Automated fare collection
An automated fare collection (AFC) system is the collection of components that automate the ticketing system of a public transportation network - an automated version of manual fare collection. An AFC system is usually the basis for integrated ticketing.
AFC systems often consist of the following components (the "tier" terminology is common, but not universal):
- Tier 0 - Fare media
- Tier 1 - Devices to read/write media
- Tier 2 - Depot/station computers
- Tier 3 - Back office systems
- Tier 4 - Central clearing house
In addition to processing electronic fare media, many AFC systems have equipment on vehicles and stations that accepts cash payment in some form.
AFC systems originated with tokens or paper tickets dispensed by staff or from self-service vending machines. These have generally been replaced with magnetic stripe cards.
More recently, contactless smart cards from bank networks have been seen more frequently in AFC.
And Korea Smart Card,Co.(KSCC) has provided its AFC service overseas including New Zealand and Malaysia etc.
The success story of New Zealand case follows;
New Zealand developed “cost-effective” Smartcard based payment system for Wellington in 2008.
The uniqueness of this system is that KSCC serves as an ASP for the New targeted market, where settlement data are transferred back to the clearing center located in KSCC’s headquarters, and the settlement reports are provided 9AM following working day.
The bus solution being implemented now in Wellington and operating more than 400 buses is wholly consistent with the philosophy of quick boarding and focusing the bus driver’s attention on operating the bus safely, reliably and courteously. A state-of-the-art touch screen bus driver console handles the driver’s sign-on, dispensing of receipts to cash-paying customers and counting of riders who present paper passes or multi-ride tickets, and controlling the card validator for smartcard users.
The driver console which KSCC developed also contains the processing power for the bus’ fare payment devices that are located at both the front and rear doors. The card validators are attractive, highly visible card readers with simple displays and the ability to handle audible messages.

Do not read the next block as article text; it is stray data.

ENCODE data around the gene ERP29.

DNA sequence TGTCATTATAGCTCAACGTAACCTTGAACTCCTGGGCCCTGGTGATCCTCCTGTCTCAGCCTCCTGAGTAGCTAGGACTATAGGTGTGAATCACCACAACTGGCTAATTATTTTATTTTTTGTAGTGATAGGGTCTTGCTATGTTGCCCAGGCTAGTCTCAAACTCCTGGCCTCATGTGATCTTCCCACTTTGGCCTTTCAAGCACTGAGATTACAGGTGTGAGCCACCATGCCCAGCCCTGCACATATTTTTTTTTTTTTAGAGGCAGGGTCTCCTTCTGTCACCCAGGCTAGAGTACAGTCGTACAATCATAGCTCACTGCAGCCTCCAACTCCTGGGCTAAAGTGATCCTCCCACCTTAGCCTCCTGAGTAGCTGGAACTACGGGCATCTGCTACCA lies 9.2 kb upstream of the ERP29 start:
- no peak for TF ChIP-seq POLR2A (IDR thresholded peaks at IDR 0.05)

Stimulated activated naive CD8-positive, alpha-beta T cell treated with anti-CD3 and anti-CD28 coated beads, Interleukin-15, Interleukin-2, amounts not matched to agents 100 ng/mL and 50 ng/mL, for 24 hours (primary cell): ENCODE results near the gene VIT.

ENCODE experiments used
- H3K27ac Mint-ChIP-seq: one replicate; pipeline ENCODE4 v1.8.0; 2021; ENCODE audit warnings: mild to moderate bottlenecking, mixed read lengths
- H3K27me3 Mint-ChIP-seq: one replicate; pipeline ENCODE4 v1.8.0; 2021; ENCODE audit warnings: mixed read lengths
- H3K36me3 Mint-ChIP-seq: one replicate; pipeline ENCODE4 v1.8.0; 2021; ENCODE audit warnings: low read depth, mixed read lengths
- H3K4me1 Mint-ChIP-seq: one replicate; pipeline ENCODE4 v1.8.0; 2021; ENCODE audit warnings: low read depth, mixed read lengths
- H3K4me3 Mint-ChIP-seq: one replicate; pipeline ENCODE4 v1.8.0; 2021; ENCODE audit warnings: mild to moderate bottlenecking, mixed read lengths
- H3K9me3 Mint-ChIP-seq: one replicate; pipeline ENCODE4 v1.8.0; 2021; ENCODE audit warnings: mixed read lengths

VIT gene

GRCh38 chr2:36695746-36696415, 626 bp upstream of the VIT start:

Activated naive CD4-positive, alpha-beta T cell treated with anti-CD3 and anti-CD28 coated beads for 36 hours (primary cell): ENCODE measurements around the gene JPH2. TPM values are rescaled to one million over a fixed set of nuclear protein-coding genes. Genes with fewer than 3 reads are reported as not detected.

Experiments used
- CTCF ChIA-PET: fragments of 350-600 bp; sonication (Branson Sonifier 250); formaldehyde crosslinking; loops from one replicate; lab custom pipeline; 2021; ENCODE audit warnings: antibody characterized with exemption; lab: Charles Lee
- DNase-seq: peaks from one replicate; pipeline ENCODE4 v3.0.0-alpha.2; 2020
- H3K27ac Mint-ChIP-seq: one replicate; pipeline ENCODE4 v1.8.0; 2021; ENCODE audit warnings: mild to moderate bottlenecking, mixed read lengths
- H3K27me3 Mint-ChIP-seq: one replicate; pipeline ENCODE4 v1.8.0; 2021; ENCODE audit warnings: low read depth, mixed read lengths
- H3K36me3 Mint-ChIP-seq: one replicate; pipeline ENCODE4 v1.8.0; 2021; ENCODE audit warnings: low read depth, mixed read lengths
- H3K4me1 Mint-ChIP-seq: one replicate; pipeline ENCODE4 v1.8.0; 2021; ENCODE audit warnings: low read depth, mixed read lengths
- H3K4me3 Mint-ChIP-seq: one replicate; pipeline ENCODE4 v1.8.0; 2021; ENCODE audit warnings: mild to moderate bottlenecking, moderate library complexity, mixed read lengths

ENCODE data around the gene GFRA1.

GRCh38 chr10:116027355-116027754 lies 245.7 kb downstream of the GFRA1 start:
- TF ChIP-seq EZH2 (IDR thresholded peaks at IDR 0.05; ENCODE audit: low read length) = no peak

Devices to read/write media
These take numerous forms, including:
- Ticket office terminals - where a media holder can purchase a right to travel from staff in an office, or enquire as to the value and travel rights associated with the media
- Ticket vending machines - where a media holder can purchase a right to travel from a self-service machine, or enquire as to the value and travel rights associated with the media
- Fare gate - often used in a train station so a media holder can gain access to a paid area where travel services are provided
- Stand-alone validator - used to confirm that the media holds an appropriate travel right, and to write the usage of the media onto the media for later verification (e.g. by a conductor/inspector). Often used in proof-of-payment systems.
- On-vehicle validator - used by a media holder to confirm travel rights and board a vehicle (e.g. bus, tram, train)
- Inspector/conductor device - used by staff such as a conductor to verify travel rights
Unattended devices are often called "validators", a term which originated with devices that would stamp a date/time onto paper tickets to provide proof of valid payment for a conductor.
Used to concentrate data communications with devices in a station or bus depot. Common in older AFC systems where communication lines to upper tiers were slow or unreliable.
Servers and software to provide management and oversight of the AFC system. Usually includes:
- Fare management - changing of fares and fare products
- Media management - support for blacklisting of lost/stolen media
- Reporting - periodic reports on performance of the AFC system, financial details and passenger movements
In environments where multiple system operators share common, interoperable media, a central system similar to those used in stock exchanges can be used to provide financial management and other services to the operators such as:
- Clearing and settling of funds
- Common reporting
- Apportionment of revenue between operators
Automated fare collection in the United States
The first faregates in United States were installed experimentally in 1964 at Forest Hills and Kew Gardens Long Island Rail Road stations in Queens; the first systemwide installation was on Illinois Central Railroad (IC) in 1965 for its busy Chicago commuter service (today’s Metra Electric.) Financed entirely from private funds, AFC was expected to reduce operating costs by decreasing on-board crew sizes and eliminating station agents at all but the busiest stations. Cubic’s IC system featured entry-exit swipes (NX) to enforce zonal fare structures, checks against fraud, used ticket collection, and ridership/revenue data collection capabilities. It served as a prototype for the San Francisco Bay Area Rapid Transit (BART), Washington Metropolitan Area Transit Authority (WMATA), and Philadelphia’s Port Authority Transit Corporation (PATCO) Lindenwold Line NX-zonal AFC systems. These railroad-style systems required complex computer data processing on faregates or remotely on a central computer, and thus were not suitable for buses. Similar systems are still in use on Japan and Taiwan’s commuter railroads, and the London Underground.